MS: Going back to what you said before, have people got more sophisticated because of the internet?

SS: They’ve read about it haven’t they? Websites tell people what to buy, what’s cool. To me, it’s a little bit weird to have that. It’s a bit ‘by numbers’.

NS: What about hair. Nobody ever talks about hair but as someone who used to cut hair for a living I imagine it’s as relevant as clothing?

SS: Yeah, everything. For me I’ve always been of the opinion that it’s better to be low key with most things. Unless you want to be a big peacock. People who know what they’re doing tend to go relatively unnoticed. When it’s done well and they have a decent haircut, and it’s not some exaggerated look, it works. When I was young I had hair down my back, so with that, growing a beard was weird. It was probably Acid House culture which in turn fed off the casual element.

When you’re young, you’re prone to making a statement. As you get older you don’t have to wear mad stuff or have a mad haircut. But it’s nice to have a good haircut that’s done properly and buy nice shoes and good quality clothes and it works.

MS: There are people who are into expensive coats and trainers but aren’t as bothered about socks or underwear. Then for others it’s about applying the same thought to everything they’re into. Not just clothing.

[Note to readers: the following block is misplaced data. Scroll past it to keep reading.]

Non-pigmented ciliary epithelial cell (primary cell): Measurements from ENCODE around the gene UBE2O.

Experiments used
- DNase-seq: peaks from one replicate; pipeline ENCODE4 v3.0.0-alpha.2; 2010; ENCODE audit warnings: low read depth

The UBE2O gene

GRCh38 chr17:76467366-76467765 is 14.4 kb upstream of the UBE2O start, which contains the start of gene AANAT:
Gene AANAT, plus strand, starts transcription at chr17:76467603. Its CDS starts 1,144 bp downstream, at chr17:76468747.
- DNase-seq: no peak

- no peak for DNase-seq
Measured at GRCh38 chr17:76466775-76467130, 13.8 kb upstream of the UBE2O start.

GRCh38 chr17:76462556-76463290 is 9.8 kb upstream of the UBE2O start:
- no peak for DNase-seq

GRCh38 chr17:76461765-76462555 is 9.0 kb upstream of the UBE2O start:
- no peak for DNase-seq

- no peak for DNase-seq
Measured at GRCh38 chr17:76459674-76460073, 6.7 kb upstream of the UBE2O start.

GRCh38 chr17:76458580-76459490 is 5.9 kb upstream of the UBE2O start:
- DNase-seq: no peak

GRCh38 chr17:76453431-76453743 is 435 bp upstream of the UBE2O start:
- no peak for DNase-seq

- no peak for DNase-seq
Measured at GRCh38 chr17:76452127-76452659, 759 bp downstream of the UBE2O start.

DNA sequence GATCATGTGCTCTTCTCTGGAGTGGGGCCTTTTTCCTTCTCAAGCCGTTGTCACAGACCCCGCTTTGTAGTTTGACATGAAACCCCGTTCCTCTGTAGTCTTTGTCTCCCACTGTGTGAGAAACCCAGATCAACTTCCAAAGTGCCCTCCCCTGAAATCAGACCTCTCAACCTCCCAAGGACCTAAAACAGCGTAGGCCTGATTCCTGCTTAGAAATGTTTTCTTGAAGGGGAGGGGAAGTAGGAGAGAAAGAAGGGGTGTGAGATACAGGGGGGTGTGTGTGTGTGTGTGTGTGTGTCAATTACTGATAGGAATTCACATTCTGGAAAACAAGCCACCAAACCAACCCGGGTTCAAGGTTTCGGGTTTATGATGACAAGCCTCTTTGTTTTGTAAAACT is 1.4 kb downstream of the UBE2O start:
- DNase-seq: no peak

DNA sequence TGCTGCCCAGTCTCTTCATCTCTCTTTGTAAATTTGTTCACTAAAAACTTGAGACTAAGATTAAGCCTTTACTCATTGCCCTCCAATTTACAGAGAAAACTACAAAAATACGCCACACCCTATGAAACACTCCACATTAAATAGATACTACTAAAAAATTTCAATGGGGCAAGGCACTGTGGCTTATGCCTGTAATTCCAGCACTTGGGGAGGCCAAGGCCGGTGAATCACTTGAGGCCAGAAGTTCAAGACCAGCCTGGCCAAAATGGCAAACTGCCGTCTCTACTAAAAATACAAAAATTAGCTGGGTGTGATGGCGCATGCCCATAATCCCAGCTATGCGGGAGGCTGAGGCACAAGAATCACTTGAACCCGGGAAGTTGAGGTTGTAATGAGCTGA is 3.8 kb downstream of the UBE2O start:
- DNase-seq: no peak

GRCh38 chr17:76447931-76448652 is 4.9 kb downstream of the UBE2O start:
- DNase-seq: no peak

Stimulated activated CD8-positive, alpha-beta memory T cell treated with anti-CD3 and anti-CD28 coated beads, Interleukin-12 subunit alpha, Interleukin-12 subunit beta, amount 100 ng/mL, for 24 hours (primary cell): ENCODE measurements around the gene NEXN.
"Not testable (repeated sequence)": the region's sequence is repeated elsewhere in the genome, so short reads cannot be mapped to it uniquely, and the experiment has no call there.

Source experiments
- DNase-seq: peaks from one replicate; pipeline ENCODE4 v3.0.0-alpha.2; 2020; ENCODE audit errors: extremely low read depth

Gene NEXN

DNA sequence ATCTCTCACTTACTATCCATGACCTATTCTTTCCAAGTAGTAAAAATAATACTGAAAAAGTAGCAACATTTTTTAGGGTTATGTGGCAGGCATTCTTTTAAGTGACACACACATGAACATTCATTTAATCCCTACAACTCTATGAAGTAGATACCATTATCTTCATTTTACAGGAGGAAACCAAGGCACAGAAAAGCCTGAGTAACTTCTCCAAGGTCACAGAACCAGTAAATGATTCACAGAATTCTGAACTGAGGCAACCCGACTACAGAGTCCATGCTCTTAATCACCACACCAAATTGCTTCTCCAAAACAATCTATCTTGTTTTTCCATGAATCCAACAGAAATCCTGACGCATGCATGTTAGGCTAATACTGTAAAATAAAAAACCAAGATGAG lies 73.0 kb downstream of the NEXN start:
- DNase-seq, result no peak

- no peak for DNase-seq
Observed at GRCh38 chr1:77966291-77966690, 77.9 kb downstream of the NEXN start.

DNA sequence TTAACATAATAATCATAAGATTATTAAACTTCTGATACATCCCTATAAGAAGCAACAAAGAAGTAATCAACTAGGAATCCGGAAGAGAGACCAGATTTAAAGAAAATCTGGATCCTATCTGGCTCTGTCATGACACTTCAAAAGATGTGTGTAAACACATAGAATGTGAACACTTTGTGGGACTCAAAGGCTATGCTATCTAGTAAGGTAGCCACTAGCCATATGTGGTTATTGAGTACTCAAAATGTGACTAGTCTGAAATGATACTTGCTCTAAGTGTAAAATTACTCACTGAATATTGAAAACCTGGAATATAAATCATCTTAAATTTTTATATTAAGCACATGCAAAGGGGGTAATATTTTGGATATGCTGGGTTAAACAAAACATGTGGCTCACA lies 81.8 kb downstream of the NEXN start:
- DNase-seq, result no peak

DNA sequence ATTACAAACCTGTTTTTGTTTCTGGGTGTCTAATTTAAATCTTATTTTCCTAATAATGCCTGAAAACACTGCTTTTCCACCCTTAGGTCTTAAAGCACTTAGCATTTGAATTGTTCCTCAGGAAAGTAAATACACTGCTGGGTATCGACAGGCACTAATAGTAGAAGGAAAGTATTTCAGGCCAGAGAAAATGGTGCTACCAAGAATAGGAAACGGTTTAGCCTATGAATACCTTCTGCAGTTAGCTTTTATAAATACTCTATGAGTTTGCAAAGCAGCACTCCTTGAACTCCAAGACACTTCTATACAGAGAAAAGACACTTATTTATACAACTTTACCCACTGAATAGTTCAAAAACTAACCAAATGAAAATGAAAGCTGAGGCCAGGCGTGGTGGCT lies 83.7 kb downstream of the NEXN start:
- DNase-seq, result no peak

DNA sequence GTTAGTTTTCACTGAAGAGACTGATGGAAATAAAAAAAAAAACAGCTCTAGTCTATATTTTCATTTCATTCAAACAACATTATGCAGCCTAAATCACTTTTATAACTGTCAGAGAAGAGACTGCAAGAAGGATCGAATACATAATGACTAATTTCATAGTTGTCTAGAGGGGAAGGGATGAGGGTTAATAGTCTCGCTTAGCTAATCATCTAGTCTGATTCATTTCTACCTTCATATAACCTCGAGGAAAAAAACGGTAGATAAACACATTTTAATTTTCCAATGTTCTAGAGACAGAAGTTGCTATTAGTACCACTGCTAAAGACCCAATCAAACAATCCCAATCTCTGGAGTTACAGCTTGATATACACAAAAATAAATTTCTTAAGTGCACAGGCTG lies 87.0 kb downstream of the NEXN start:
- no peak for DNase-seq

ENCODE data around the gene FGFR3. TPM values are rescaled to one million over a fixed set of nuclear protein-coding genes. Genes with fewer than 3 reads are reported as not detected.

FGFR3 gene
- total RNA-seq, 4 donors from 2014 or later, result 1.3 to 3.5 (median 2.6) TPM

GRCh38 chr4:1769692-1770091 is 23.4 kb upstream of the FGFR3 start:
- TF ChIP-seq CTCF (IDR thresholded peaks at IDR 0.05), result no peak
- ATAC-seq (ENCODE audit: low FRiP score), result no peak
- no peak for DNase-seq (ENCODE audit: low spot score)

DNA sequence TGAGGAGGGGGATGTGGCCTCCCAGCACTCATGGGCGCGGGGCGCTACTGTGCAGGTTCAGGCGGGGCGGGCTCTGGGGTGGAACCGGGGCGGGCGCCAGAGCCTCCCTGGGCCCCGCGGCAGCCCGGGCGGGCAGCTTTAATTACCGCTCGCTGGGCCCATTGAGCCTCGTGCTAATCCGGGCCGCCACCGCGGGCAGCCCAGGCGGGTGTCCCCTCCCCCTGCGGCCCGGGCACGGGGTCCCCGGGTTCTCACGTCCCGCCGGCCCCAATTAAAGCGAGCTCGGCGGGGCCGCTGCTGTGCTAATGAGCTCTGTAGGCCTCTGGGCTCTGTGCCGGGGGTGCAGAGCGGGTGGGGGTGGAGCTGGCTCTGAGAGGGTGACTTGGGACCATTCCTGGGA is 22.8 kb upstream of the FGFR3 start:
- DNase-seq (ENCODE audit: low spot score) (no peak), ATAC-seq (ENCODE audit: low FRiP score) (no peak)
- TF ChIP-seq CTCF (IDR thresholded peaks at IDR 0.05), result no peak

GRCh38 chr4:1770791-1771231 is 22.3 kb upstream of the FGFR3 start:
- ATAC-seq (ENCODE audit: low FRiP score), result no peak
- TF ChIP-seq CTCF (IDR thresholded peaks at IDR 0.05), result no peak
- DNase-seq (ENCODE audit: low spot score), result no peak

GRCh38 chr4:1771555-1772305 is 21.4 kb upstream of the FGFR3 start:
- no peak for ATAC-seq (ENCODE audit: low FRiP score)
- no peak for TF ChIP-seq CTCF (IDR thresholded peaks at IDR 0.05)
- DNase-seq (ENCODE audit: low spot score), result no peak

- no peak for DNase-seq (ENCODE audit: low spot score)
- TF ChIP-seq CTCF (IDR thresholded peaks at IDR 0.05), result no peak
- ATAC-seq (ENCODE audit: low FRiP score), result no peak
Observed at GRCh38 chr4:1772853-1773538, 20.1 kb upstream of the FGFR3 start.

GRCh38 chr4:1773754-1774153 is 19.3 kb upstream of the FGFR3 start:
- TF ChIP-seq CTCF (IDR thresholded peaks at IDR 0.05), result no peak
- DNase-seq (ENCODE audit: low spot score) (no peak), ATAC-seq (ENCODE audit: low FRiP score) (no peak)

SS: I think some people are just into good design. It’ll run through everything. Big fashion designers tend to just wear jeans and a t-shirt. It’ll be a super, super classic simple version. For us working in this game, you end up going a little bit like that. You don’t want to wear the mad stuff. I’ll wear a denim shirt, white shirt, dark jeans, keep it simple.

MS: Of the brands that you’ve had in over the years which are the ones you’re into the most right now then?

SS: At the moment I’m quite partial to the 70s Converse. They’ve never done that sort of thing as well as that until now. And also Reebok as well. Classic Workout, white leather pumps. I knew they were comfy, I remember them being comfy, but fucking hell. They’re ace.

NS: Like slippers!

MS: And it’s a nice little curve ball to everyone else. The Palace thing seems to have cast them in the right light.

SS: Yeah, the timing is right. It’s one of those things at the moment, where we’re looking for a clean, white pump. Reebok do that really well. They do runners really well, but for us it’s not the best route. We’d probably sell them. I’d rather do the right ones for us.

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MS: Doing the thing a brand is good at.

NS: They’re ticket tout, drug dealer trainers. Loaded with something.

SS: It reminds you of where you came from too, not saying I was a drug dealer or a ticket tout, but it reminds you there’s some elements of it. It’s a good example of a product that’s stripped back and you can wear it with more of a Scandinavian way. A slim jean, a bit neat and tidy. It looks different, like a neat, white pair of shoes. That might make you view it in a different way. You see it as a good, simple design. They weren’t that expensive and they became huge. It blew up, Pump stuff and more American stuff.